# [EM] Fwd: U/P voting: new name for simple 3-level method.

C.Benham cbenham at adam.com.au
Thu Sep 8 14:13:07 PDT 2016

```C: But above you are suggesting that U/P somehow uses a both a 2-slot
ballot and a 3-slot ballot. Which is it?

J:3 slots. Where and how do I suggest otherwise?

C: I pasted in where you wrote (in a message you said I was free to send
to EM) this:

> J: "On the 3-slot ballots, they vote A>B. On the 2-slot ballots, they
> vote A. These are perfectly consistent."

C: That was in response to me asking you how, in an example you gave,
how some voters were able to vote one
"unacceptable" candidate above another (they voted A>>B>C).

J: In MTA, if no candidate is majority preferred and several are
majority approved/acceptable, the most approved wins.

C: No, that is MCA.

MTA says that if the most top-rated candidate is top-rated by a majority
then s/he wins, otherwise if more than one candidate
is approved (voted above bottom) on a majority of ballots then the one
of them that is most top-rated wins, otherwise the most
approved candidate wins.

And I now notice that is that last clause that makes it different from
U/P.  When no candidate is majority approved it can give
a different result.

I would say usually the Approval winner pairwise-beats the Top-Ratings
winner, and of course is  more "broadly supported".

MTA (with default rating bottom) I think is my favourite of the methods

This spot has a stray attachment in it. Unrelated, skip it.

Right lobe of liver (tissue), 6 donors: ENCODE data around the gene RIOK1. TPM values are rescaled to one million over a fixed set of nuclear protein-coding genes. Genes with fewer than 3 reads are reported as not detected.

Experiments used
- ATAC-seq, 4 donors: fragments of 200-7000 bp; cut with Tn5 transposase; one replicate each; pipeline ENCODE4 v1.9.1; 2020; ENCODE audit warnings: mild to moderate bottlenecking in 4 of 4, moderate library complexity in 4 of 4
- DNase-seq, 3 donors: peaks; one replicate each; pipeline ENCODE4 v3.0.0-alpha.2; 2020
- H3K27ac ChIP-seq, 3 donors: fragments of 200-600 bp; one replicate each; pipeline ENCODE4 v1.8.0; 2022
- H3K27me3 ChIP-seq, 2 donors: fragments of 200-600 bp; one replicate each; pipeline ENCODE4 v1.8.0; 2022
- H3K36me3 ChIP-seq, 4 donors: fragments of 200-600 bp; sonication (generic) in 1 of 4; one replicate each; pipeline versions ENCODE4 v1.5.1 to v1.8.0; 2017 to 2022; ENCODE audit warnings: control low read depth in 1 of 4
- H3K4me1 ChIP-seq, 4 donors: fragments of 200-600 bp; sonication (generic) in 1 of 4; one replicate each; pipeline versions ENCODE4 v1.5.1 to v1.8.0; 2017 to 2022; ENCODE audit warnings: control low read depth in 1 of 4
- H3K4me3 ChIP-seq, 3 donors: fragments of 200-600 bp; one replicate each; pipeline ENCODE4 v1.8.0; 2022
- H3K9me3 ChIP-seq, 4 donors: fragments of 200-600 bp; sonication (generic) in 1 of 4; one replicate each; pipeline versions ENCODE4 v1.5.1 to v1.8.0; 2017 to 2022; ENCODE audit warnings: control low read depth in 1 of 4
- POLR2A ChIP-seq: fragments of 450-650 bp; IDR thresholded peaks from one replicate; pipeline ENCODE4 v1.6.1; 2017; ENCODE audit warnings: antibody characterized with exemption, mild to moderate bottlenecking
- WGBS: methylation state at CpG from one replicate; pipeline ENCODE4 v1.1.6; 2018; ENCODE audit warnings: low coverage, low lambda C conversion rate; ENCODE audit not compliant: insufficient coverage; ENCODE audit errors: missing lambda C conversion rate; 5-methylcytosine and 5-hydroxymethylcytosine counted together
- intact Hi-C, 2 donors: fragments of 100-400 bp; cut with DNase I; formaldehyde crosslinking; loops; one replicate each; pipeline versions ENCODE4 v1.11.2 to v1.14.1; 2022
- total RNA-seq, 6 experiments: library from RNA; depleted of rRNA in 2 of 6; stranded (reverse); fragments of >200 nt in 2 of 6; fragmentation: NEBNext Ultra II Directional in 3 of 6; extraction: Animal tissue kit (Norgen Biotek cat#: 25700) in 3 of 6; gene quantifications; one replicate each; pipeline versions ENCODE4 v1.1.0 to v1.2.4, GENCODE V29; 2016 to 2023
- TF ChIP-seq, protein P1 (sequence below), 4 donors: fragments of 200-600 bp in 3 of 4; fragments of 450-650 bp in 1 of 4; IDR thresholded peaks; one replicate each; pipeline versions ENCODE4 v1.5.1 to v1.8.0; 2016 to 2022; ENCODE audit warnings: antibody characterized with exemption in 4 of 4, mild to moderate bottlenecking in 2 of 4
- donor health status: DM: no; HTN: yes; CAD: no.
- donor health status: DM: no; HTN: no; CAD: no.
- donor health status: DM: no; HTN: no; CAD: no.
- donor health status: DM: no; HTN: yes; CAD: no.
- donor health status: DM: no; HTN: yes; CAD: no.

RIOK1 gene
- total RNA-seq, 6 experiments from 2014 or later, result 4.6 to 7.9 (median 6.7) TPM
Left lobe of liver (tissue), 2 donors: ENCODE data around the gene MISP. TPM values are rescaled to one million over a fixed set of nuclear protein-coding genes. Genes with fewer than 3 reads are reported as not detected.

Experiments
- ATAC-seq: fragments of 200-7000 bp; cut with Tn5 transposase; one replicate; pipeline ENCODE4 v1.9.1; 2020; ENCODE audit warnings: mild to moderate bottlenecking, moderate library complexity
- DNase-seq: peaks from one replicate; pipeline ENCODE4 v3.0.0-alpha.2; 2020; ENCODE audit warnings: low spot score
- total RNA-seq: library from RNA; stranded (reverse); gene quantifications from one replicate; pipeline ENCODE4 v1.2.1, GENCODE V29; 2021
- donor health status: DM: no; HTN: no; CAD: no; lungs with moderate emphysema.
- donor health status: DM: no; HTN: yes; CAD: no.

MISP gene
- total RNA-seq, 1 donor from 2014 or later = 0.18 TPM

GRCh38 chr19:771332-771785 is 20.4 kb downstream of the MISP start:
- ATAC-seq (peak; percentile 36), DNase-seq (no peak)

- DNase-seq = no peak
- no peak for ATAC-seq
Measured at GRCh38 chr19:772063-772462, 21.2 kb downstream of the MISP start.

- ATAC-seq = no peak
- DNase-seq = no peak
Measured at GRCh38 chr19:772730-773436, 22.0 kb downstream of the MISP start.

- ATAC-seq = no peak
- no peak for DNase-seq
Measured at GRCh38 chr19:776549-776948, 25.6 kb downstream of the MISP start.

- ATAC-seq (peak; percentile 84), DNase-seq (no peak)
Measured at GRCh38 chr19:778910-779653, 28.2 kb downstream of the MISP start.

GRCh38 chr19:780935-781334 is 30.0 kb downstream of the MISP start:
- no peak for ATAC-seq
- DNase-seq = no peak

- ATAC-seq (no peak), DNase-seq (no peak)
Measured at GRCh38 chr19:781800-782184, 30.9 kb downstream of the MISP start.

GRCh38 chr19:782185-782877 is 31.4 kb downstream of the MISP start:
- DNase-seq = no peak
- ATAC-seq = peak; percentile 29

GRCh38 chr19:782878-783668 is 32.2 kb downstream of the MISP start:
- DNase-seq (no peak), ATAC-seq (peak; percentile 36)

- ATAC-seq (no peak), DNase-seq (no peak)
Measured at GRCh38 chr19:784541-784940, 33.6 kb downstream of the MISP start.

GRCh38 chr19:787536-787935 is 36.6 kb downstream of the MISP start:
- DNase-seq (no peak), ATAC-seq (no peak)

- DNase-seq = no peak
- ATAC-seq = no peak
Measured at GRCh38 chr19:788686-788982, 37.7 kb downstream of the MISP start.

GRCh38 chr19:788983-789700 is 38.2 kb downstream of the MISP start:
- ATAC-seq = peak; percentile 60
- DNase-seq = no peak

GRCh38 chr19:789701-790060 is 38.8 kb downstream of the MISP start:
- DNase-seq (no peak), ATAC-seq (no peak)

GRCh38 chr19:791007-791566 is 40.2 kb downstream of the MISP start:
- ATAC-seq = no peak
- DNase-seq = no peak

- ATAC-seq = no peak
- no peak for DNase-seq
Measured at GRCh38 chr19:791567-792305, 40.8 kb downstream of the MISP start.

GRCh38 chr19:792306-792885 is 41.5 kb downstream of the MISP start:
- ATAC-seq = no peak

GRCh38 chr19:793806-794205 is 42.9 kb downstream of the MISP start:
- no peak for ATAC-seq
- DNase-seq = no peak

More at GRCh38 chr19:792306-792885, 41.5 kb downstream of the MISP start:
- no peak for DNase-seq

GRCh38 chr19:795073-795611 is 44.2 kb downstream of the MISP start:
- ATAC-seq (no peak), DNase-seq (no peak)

that fail Irrelevant Ballots.

Chris Benham

On 9/9/2016 4:58 AM, Jameson Quinn wrote:
>
>
>
>>         C:  Again, I'd be interested in seeing a plausible example of
>>         when U/P doesn't elect the Approval winner.
>>
>>         Easy.
>>         20: A>>B>C
>>         35: B>A>>C
>>         45: C>>A=B
>>
>>         Threshold in approval is >>. In U/P, voters are as expressive
>>         as possible.
>>
>>
>>     C: On 3-slot ratings ballots, how are the 20 A supporters able to
>>     vote one unapproved candidate above the other?
>
>>     On the 3-slot ballots, they vote A>B. On the 2-slot ballots, they
>>     vote A. These are perfectly consistent.
>
>     C: But above you are suggesting that U/P somehow uses a both a
>     2-slot ballot and a 3-slot ballot.  Which is it?
>
>
> 3 slots. Where and how do I suggest otherwise?
>
>
>     Actually it seems to me that the stripped-down 3-slot version (if
>     default rating is "Unacceptable") is actually the same method
>     as MTA. "Unacceptable" is just the inverse of "Approved".  Any
>     candidate who doesn't get a majority "Unacceptable" score must
>     get a majority Approval score.
>
>
> Not the same. In MTA, if no candidate is majority preferred and
> several are majority approved/acceptable, the most approved wins; in
> U/P, the most preferred wins. This is the only difference, aside from
> secondary issues like ballot design. I believe U/P is better in this
> case as it makes a chicken strategy harder to pull off successfully; a
> clean cliff rather than a slippery slope.
>
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